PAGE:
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Whatever, Mom: Hip Mama's Guide to Raising a Teenager Paperback – March 2, 2004


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Product Details

  • Paperback: 256 pages
  • Publisher: Seal Press (March 2, 2004)
  • Language: English
  • ISBN-10: 1580050891
  • ISBN-13: 978-1580050890
  • Product Dimensions: 5.5 x 0.8 x 7.5 inches
  • Shipping Weight: 10.4 ounces
  • Average Customer Review: 4.0 out of 5 stars  See all reviews (5 customer reviews)
  • Amazon Best Sellers Rank: #2,516,077 in Books (See Top 100 in Books)

Editorial Reviews

Review

"Ariel Gore ... provides succor to moms who cannot relate to our culture's mawkish notions of motherhood."

More About the Author

I'm a California-born memoirist, journalist, and fiction writer--happiest working with words, trying to get closer to the truth, dreaming up ways the right words /right truths might mitigate the violence of life. I'm not sure why, but I often break my little toe. It's probably not my worst habit. I have degrees in writing from Mills College and U.C. Berkeley. I edit and publish the magazine Hip Mama and teach writing online at http://literarykitchen.com.

Customer Reviews

4.0 out of 5 stars
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Most Helpful Customer Reviews

7 of 8 people found the following review helpful By Karin on April 21, 2004
Format: Paperback
I loved Ariel's new book. It came just at the right time, as I mourn the loss of my "baby" and am learning to embrace this new developing woman-child in my house.
Best:
--Normalizing that the process of teen differentiation can be painful and difficult, as well as rewarding. We (parents) are not alone! It's not just me!!
--The research to dispell fears & myths about teen, presented in clean and clear (and even funny) format
--Reminder that the author is a "human mama-woman doing the best I can". It really helped remind me that I am too!
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4 of 4 people found the following review helpful By chiara on July 12, 2004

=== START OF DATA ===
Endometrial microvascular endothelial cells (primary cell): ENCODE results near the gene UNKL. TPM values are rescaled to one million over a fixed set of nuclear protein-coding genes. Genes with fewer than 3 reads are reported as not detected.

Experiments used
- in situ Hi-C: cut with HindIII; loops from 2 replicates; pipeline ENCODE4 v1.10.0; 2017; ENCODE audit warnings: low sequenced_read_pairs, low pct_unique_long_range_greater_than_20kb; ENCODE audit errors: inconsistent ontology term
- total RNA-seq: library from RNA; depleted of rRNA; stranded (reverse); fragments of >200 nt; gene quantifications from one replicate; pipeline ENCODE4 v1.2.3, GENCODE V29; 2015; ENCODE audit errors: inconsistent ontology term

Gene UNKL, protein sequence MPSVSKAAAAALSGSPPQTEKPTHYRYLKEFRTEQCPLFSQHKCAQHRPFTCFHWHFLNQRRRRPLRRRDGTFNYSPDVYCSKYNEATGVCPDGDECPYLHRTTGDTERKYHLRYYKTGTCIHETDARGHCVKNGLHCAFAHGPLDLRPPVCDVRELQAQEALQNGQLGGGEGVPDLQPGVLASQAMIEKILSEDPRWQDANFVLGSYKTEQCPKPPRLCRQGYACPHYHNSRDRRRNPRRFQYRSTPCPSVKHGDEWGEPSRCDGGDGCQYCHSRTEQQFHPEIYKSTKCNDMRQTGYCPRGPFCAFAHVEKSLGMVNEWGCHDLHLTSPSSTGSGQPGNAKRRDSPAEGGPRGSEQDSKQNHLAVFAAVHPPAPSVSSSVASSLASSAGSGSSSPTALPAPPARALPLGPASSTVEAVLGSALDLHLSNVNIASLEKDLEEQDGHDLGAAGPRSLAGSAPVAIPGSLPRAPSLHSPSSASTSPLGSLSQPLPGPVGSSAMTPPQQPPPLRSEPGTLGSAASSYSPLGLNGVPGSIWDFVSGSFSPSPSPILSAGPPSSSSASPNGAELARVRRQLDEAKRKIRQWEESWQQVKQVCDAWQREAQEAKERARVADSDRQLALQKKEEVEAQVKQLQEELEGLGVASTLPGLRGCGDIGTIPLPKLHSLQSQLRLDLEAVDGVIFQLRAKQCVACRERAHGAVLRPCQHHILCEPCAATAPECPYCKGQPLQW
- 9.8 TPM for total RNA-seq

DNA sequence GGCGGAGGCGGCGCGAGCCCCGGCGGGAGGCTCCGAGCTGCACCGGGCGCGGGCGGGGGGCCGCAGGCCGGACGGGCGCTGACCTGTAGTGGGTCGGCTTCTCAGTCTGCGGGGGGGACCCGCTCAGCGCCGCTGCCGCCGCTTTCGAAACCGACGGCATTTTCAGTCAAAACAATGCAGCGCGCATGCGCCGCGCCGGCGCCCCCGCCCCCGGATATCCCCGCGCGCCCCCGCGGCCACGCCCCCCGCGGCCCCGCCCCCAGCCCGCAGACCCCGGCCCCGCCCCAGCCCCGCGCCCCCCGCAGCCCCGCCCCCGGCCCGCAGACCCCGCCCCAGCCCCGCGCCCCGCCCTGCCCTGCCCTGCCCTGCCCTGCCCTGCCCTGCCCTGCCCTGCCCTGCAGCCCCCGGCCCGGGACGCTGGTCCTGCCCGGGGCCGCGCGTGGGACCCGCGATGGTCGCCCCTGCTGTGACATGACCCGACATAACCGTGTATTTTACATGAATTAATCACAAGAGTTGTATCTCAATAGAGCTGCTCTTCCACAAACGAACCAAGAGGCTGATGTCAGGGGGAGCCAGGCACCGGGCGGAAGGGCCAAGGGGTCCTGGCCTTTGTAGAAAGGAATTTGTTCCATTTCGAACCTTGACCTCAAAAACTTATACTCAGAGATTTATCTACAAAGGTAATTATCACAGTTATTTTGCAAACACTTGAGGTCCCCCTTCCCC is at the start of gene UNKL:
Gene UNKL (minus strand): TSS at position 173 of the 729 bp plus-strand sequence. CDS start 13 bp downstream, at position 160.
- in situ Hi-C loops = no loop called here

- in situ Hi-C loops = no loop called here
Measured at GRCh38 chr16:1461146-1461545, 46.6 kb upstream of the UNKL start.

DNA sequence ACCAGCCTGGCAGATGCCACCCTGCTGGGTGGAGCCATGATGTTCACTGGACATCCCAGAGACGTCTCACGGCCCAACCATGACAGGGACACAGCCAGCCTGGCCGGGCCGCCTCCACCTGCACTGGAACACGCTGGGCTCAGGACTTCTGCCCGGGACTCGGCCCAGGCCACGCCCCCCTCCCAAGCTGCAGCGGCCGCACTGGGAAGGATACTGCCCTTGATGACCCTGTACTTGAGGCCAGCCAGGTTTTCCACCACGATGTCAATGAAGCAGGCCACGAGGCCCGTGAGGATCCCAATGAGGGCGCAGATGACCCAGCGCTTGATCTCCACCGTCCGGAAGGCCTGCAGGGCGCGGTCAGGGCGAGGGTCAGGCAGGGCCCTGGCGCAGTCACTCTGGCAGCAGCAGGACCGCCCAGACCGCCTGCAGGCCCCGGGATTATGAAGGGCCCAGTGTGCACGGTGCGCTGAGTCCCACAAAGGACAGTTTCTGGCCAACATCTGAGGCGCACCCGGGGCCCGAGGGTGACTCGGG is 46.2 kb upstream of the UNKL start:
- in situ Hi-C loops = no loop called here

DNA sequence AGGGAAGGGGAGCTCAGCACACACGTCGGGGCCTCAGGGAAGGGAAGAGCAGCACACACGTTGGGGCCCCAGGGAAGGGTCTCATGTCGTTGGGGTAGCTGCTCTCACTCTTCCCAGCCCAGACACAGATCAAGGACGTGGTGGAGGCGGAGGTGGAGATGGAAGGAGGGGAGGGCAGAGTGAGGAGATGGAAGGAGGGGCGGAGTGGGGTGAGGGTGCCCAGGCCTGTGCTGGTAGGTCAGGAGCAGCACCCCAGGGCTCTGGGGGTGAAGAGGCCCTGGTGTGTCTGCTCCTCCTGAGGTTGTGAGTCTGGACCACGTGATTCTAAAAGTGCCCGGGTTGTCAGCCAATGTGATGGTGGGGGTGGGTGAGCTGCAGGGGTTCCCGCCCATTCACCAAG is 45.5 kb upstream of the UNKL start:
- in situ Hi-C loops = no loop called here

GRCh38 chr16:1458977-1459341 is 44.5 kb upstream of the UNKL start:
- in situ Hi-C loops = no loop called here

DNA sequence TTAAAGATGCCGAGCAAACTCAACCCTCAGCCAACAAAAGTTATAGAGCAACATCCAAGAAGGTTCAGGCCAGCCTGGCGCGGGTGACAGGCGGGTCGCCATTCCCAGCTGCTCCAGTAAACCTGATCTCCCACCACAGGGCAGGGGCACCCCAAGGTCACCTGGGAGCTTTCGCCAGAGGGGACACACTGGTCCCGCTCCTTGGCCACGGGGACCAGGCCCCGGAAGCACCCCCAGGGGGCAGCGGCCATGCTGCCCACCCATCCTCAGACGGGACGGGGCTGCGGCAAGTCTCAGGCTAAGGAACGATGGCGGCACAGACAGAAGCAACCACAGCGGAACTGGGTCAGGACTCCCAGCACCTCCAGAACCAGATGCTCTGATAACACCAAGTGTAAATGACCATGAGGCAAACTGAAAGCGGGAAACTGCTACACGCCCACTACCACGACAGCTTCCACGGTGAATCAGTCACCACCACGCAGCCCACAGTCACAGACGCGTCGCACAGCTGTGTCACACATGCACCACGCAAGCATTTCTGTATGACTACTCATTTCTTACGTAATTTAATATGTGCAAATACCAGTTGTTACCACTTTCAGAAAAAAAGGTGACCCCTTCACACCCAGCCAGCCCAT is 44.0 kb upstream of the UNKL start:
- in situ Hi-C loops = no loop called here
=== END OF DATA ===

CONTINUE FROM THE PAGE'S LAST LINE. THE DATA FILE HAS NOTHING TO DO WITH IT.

Format: Paperback
This is a lionhearted meditation on guiding our children through their teenage years and learning how to let go. I found Ariel Gore's well-researched advice extremely helpful. The chapters written by her daughter are poignant and, when they poke fun, seem to be all in good family humor. If you have children over eleven, you will want to read this.
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4 of 5 people found the following review helpful By J. Aragon VINE VOICE on November 7, 2004
Format: Paperback Verified Purchase
This book made me laugh, sign, and in some places get all teary eyed. I'm going to save this book for when my daughter(s) goes through puberty.

Ariel Gore did it again with this book. She is such a fine writer and hipster mama. I absolutely love all her work and she also is a skilled public speaker, when I've heard her read excerpts from her books.

Back to the book, the inclusion of Maia's entries adds to the conversational tone of the book. Buy this book if you are parenting a girl-woman. It will give you a reality check on how to best parent your daughter during her teen years.
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6 of 8 people found the following review helpful By China Martens on April 5, 2004
Format: Paperback
I think this book is really really great. When I was reaching out for others to share experiences in parenting a young teen and being a rad mom ... There just wasn't much there.
There are so many books for birth and pregnancy and toddlers and all that. But Parenting teenagers is the next big step in parenting. And there is no book that is keeping up with the times.
Whatever Mom - Rings true! Its comforting, helpful, witty, wise and sweet. I'm glad this book is here! And yes, I might be prejudiced cuz I'm all quoted in the book because I filled out her survey questions and I'm a "hip mama". BUT, I don't know. It's a darn sweet book!
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2 of 51 people found the following review helpful By Hubert Smith on June 21, 2004
Format: Paperback
I have not read the book but did read several excerpts from it by the mom (author) and 14-year old snip (daughter).
It seems like daughter gets to dismiss or denigrate mom regularly and with impunity. One of the child's catch-phrases about her mom's actions or thoughts are, "Who's the genius?"
Mom says she often wonders, "Hey, I am paying for your food and clothes and giving you rides everywhere, Why don't I get any respect?"
I would guess she doesn't because she's let this kid think her quips are what passes for discourse between indolent youngsters and hardworking parents.
Better give this book a pass and read Laura Schlessinger's works. For this particular situation, LS would recommend a short but firm talk about a new set of rules. Following these being broken, the snip returns to a room stripped of everything but a mattress and 2 changes of clothes. Of course, there are no trips to the Mall, spending money, cell phone, or late-night forays sans accountability. [The child was particularly irked that she had to let her mom know what she was doing, who she was with, and where she was.]
She earns them back by showing respect for mom's rearing her and deep regard for mom's vastly greater knowledge.
Is there hope for this particular mother-daugher duo? The chances seem slim.
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